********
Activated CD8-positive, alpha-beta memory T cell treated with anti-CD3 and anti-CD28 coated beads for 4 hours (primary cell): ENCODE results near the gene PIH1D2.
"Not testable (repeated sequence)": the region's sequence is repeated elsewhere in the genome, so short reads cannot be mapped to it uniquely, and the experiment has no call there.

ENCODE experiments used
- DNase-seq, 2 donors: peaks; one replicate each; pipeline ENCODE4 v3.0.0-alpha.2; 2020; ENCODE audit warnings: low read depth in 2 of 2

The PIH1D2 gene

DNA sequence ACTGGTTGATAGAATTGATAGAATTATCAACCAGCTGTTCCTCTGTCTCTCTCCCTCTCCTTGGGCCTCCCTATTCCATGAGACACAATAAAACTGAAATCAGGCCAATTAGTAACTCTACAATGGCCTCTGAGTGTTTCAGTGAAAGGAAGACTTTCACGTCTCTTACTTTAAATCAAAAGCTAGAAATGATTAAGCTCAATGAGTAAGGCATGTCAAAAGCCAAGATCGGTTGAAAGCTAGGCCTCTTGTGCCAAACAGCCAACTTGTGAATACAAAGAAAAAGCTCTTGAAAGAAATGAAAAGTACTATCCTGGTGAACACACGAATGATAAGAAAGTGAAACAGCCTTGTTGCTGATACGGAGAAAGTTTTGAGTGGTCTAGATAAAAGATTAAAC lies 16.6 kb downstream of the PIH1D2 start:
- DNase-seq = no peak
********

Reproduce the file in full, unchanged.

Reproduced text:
Activated CD8-positive, alpha-beta memory T cell treated with anti-CD3 and anti-CD28 coated beads for 4 hours (primary cell): ENCODE results near the gene PIH1D2.
"Not testable (repeated sequence)": the region's sequence is repeated elsewhere in the genome, so short reads cannot be mapped to it uniquely, and the experiment has no call there.

ENCODE experiments used
- DNase-seq, 2 donors: peaks; one replicate each; pipeline ENCODE4 v3.0.0-alpha.2; 2020; ENCODE audit warnings: low read depth in 2 of 2

The PIH1D2 gene

DNA sequence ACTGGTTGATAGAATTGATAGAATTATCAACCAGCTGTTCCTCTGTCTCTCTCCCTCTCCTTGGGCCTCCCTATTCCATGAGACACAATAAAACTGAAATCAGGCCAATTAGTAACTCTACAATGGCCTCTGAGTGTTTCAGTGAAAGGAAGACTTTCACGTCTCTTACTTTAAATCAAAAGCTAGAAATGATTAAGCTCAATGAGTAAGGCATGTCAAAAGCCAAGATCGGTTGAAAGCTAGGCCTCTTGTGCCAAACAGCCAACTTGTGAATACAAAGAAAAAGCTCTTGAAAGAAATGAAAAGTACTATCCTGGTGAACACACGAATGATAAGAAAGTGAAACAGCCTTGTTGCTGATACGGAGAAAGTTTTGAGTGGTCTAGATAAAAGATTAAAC lies 16.6 kb downstream of the PIH1D2 start:
- DNase-seq = no peak